When I was in college, I tested out a few more Catholic churches but aside from enjoying the music (Sing to the Mountains!  Sing a New Song! Though the Mountains May Fall!) I did not feel connected to the beliefs.  In fact, I usually found myself looking around and thinking, "What am I missing?  Why can I not just accept and believe this doctrine like everyone else here?"  And finally, after trying for years, I loosened my grip, attended mass on holidays,  didn't think much more of ever becoming a member of a congregation.  I would often mull questions over in my head, but I didn't know anyone who had similar questions or who would be willing to engage in a conversation about these.

So fast forward a few years (like fifteen) when I was pregnant with our first child.  Suddenly, what had seemed like a non-issue was back at the forefront of my mind again.  People were asking me about baptism and Christenings and things I hadn't thought of.  Suddenly, I found myself thinking of those questions again.  I remember talking with Mason about baptism and thinking that we should probably baptize Charlie just to be on the safe side....

Ultimately, we did not have Charlie baptized, but I did begin searching for..... something.  I didn't know what I was looking for at the time.  I knew I missed church.  I missed the community, I missed the special events, I missed the singing.  But I didn't miss Catholic church.  I wanted questions and conversations and non-answers.  I wanted to belong to a group of people who knew me and cared about me and my family.  I wanted to belong to a group of people who would bring me soup if I was sick or offer to babysit my kids during an emergency.  And, perhaps more than anything, I wanted my children to grow up knowing "church" but in an environment that allows them to ask all the questions they want--- and then some--and not be given any answers.  I want my children to be exposed to many different ideas of thought-- and understand that no particular religion or belief is "right".  I want them to seek spirituality, in whatever way works for them-- not within certain parameters and following certain rules.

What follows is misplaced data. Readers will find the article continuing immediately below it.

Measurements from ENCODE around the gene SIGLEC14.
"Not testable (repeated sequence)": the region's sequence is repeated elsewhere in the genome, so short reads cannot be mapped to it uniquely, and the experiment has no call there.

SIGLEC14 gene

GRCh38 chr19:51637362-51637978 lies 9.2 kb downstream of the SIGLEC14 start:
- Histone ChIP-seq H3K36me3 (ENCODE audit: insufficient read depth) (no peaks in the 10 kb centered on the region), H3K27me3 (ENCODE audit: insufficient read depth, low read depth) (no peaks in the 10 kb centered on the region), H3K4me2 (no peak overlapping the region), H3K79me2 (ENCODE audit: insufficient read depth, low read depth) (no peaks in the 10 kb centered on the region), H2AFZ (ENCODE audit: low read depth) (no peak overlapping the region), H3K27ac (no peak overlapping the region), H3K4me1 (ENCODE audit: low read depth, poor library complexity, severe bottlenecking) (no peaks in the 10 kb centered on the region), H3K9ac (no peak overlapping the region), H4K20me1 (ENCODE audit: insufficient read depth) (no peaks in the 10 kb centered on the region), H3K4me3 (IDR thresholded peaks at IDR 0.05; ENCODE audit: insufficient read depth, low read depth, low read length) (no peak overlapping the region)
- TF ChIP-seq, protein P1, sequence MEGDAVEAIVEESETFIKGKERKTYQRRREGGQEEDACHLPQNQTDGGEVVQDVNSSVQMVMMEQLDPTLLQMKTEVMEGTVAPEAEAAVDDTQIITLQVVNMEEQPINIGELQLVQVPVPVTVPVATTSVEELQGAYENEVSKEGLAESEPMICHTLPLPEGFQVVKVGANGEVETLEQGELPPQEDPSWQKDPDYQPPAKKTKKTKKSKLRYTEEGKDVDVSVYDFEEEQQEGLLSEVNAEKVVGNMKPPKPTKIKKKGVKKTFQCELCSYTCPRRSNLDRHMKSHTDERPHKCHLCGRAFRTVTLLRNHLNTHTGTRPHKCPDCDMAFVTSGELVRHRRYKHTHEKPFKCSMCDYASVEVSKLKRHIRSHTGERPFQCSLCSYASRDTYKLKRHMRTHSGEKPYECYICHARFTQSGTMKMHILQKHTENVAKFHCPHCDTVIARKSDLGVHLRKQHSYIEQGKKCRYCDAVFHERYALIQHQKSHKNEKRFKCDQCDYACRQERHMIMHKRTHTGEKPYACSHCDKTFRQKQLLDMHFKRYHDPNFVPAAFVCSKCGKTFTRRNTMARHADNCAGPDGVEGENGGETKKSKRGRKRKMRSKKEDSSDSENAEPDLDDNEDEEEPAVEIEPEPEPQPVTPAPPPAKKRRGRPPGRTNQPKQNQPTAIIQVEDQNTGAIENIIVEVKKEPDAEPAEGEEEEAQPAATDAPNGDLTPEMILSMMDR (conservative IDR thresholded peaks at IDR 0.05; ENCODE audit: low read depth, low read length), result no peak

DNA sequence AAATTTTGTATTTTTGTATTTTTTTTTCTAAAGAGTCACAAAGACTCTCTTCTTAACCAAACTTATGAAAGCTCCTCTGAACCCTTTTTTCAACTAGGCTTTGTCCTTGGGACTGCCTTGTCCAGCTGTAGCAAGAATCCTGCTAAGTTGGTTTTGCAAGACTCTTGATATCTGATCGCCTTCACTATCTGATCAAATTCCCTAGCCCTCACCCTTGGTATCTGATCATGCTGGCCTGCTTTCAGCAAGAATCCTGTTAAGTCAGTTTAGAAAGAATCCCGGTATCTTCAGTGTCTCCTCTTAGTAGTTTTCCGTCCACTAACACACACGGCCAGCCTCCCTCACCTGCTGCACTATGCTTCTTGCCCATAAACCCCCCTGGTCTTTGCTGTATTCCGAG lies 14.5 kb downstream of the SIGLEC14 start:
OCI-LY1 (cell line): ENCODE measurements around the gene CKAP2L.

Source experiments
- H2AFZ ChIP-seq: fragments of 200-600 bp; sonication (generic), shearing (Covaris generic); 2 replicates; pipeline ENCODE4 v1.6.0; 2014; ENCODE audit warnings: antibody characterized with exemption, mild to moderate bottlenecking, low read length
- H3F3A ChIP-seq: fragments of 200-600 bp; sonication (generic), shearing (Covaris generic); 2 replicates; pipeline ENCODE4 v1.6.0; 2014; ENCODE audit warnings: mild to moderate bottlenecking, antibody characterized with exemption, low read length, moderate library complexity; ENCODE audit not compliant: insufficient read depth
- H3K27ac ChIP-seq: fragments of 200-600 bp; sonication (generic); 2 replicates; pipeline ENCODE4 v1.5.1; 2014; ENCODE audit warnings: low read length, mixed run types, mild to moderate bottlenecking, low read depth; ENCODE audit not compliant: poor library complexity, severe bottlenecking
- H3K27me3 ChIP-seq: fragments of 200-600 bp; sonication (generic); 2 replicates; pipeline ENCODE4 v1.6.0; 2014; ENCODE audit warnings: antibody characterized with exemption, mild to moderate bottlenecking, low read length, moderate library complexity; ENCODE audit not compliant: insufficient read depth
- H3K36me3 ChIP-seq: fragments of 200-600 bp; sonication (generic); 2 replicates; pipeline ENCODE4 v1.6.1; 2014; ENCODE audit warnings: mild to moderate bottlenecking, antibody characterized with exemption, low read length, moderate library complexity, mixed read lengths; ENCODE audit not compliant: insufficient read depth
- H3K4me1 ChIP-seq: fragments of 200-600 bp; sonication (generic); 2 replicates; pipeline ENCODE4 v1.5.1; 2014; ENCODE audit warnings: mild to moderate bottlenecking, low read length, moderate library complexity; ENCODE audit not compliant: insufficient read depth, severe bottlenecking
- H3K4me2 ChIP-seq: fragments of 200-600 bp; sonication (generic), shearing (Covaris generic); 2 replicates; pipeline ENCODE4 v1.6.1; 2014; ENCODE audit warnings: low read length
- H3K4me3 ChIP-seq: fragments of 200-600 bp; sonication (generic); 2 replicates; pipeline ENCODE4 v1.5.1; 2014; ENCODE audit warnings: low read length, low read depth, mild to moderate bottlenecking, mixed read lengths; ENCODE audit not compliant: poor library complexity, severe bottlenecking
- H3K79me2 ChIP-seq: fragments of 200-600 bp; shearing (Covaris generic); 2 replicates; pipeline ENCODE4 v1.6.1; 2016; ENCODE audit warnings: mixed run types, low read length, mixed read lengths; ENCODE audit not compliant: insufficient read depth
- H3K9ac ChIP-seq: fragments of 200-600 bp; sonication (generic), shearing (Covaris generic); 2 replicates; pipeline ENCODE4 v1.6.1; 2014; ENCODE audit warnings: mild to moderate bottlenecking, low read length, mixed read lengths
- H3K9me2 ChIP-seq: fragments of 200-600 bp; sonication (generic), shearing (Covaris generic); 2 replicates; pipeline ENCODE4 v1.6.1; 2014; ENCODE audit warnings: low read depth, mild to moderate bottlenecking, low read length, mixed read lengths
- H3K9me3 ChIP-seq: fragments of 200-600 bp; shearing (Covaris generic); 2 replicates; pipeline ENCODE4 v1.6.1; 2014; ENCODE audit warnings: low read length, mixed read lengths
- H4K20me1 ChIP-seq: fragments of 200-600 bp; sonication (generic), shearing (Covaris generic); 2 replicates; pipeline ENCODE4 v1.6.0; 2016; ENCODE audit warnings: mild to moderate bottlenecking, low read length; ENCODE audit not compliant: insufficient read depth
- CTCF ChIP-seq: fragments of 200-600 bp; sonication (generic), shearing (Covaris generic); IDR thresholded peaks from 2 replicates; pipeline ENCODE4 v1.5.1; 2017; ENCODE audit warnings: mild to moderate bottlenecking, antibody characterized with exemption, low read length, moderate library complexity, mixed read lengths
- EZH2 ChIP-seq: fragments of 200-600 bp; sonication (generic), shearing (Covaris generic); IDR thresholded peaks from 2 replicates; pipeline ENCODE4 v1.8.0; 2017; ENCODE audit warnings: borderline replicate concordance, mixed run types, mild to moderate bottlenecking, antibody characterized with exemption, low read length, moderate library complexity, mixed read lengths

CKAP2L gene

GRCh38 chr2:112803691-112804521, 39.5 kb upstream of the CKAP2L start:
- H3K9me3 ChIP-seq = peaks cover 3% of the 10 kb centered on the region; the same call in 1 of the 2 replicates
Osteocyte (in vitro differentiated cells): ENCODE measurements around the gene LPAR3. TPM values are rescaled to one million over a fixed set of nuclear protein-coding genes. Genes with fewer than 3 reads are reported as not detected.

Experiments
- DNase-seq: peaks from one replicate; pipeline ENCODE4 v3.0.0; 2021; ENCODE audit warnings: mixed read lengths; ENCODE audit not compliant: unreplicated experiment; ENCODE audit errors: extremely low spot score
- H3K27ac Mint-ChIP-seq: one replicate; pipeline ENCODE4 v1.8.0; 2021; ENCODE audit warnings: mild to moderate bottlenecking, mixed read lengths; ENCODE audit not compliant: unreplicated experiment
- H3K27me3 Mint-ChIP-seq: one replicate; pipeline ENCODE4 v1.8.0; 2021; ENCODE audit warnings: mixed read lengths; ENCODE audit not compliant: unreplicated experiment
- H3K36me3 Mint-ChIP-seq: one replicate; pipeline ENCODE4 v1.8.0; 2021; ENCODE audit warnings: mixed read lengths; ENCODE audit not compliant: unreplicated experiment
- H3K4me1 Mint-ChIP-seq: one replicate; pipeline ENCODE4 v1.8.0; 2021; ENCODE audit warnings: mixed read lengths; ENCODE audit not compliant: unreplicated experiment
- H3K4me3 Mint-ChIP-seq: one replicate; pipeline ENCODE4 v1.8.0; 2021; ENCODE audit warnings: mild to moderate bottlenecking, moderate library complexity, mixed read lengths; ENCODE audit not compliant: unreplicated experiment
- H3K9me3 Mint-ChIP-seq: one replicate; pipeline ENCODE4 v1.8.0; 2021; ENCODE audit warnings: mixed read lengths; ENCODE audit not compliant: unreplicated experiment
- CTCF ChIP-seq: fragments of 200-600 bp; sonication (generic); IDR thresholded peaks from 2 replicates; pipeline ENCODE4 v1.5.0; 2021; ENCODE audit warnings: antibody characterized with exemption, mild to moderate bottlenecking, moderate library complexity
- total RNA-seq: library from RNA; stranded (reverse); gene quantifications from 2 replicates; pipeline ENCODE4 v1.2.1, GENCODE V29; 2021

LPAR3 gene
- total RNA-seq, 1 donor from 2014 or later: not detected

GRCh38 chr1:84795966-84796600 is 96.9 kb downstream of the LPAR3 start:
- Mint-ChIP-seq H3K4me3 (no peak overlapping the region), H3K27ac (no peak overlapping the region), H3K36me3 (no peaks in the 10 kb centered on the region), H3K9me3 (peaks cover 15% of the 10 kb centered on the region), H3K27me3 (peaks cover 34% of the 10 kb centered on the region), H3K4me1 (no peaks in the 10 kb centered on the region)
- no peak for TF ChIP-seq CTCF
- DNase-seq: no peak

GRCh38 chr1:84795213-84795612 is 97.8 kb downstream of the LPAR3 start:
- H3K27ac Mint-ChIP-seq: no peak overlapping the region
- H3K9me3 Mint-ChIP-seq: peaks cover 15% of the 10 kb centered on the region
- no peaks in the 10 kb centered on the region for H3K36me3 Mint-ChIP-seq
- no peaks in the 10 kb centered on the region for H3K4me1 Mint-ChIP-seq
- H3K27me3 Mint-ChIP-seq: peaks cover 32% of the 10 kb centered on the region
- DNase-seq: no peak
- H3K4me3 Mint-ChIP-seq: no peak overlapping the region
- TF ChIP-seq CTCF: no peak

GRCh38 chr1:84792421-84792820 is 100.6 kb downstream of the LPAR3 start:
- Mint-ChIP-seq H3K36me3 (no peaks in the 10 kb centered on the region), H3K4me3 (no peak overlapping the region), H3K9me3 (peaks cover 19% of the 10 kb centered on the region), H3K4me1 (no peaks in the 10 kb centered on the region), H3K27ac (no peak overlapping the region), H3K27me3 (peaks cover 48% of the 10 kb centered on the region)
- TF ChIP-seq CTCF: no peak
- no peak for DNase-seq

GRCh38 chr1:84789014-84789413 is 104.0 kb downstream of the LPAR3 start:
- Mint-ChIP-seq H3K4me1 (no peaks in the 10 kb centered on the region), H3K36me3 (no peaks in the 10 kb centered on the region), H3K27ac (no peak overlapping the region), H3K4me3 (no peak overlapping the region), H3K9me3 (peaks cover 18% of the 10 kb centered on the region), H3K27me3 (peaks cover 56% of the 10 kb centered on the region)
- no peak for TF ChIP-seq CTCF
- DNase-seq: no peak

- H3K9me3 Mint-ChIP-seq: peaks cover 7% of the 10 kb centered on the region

At some point, a friend suggested I look more closely at Unitarian Universalism.  So where do you go for information?  Google.  I began to google UU, and read different UU articles and blogs.  A quick search  revealed that there was a UU church in Cedar Falls...and I made the decision to check it out.

The first few times I attended CVUU, I was similar to a social media lurker.  I came in conveniently late, sat in the back row, and left as soon as the service ended.  I avoided the greeting crew at all costs--which is very hard to do in this church.  I attended once every few months for over a year until I finally decided to get serious about this place.  I joined a purpose moia and that was it.

Through the purpose small group, I met six women whom I have come to know and love so much.  I leaned on them, during a particularly sad and confusing time in my life... and I hardly knew them.  As I attended church more frequently, I met more people and felt more comfortable.  I knew I belonged.  When Anna was born, I felt like I had a community to lean on and share her with.  I look forward to coming to church-- to hear the sermons yes, but mostly to see and connect with the people here.  This is not my home church, but finding the CVUU feels like I've come home.